Callable CD

Callable CDs represent an opportunity for banks to save money when rates fall and a way for investors to possibly earn more interest than they would on other types of CDs, like traditional ones. Basically, a callable CD allows banks to release the CD before its maturity; this would typically happen if interest rates start falling. For taking this risk, financial institutions reward investors with higher interest rates.

When you invest in a callable CD, the bank or brokerage provides you with the maturity date and the call date; the call date is the CD issuer’s first opportunity to call back the CD, cash you out and pay you the interest you are owed up until the date it was called.

If the institution misses or passes on its call date, it must wait the length of the original call date to call the CD again. For example, if your CD’s call date is four months from the time it was issued, the bank has a chance to call the CD once every four months.

Liquid CD

Liquid CDs offer people the flexibility of withdrawing a portion of their money from a CD before it matures. This is a great option for people who want to lock in a specific interest rate but aren’t sure if they will need some of their funds before the term ends. The price for enjoying this kind of liquidity is usually a lower interest rate than what is available for other types of CDs.

Zero-Coupon CD

Another way to get higher interest on a CD is to invest in a zero-coupon CD. These accounts accrue annual interest but do not pay it out — instead, the interest gets reinvested so that you then earn interest on a larger deposit. As your principal grows, so does your interest. These CDs often offer higher interest rates; however, you will have to pay taxes on all the interest that is reinvested into the CD.

CD Laddering Strategy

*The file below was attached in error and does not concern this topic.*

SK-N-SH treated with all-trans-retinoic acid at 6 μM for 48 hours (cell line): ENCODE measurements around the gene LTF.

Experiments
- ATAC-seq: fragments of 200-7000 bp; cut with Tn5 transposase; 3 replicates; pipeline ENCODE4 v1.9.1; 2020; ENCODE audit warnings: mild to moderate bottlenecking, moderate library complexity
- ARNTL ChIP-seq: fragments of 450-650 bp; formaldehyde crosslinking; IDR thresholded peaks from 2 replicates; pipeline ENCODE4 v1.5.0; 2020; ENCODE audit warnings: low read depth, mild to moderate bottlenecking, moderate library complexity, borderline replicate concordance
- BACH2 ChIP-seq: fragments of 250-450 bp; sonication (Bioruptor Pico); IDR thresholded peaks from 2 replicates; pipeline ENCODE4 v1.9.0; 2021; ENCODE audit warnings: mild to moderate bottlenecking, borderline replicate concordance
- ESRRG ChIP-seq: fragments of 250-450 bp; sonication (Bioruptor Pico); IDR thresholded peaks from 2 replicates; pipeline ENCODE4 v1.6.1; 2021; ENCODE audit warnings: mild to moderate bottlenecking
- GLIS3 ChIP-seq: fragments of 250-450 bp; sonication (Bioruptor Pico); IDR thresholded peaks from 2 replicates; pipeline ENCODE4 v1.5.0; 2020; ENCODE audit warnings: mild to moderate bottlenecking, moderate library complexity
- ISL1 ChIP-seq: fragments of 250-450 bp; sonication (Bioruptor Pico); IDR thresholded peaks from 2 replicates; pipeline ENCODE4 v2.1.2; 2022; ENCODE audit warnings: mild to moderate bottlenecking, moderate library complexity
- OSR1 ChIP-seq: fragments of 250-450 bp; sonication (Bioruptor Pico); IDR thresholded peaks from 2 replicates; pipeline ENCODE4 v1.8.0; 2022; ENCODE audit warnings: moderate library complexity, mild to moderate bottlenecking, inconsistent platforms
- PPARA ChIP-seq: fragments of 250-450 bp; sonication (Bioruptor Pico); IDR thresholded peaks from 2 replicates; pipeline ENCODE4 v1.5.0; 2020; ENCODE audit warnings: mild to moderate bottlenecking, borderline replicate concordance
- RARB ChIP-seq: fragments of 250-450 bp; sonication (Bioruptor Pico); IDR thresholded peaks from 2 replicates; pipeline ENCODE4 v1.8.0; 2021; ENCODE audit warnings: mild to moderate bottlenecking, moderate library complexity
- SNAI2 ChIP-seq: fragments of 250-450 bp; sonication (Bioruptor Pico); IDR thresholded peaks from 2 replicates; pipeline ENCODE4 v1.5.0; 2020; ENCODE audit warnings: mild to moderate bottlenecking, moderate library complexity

A CD ladder is a great way to invest long-term, still build capital and keep some of your funds liquid. Basically, investors begin by distributing their investment capital over multiple CDs with increasing terms.

For instance, if you have $40,000 to invest, you might put $10,000 in a one-year CD, $20,000 in a two-year CD and the other $10,000 in a five-year CD. Obviously, the longer the term, the higher the interest rate is on the CD. You can have as many rungs on your “ladder” as you like, so you are free to invest in multiple CDs and take advantage of higher rates.

Once your one-year CD matures, you have the option of cashing out or reinvesting your money into another CD — one with a longer term that will net you more interest. At this point, you’ll only have one year left to wait on your two-year CD. CD laddering is a smart strategy to keep your money growing.

Find Out: How CD Laddering Works

The Bottom Line

You can invest in CDs in many ways to get the most out of today’s interest rates and minimize loss. Even the riskiest CDs won’t compromise your principal investment, and all types guarantee some return. Since CDs usually come with FDIC insurance, your money is guaranteed up to $250,000 — be sure to double check that your financial institution is backed by the FDIC. This means that even in the unlikely event the bank goes belly up, you know you’ll get that much back.

The most important thing to consider when you choose your CD is the likelihood of needing your funds before the CD reaches maturity. Because you don’t want to pay a penalty for withdrawing your money early, make certain you can afford to tie up your investment for the length of the term.

Keep Reading: 8 Ways Your Money Habits Are Ruining Your Relationship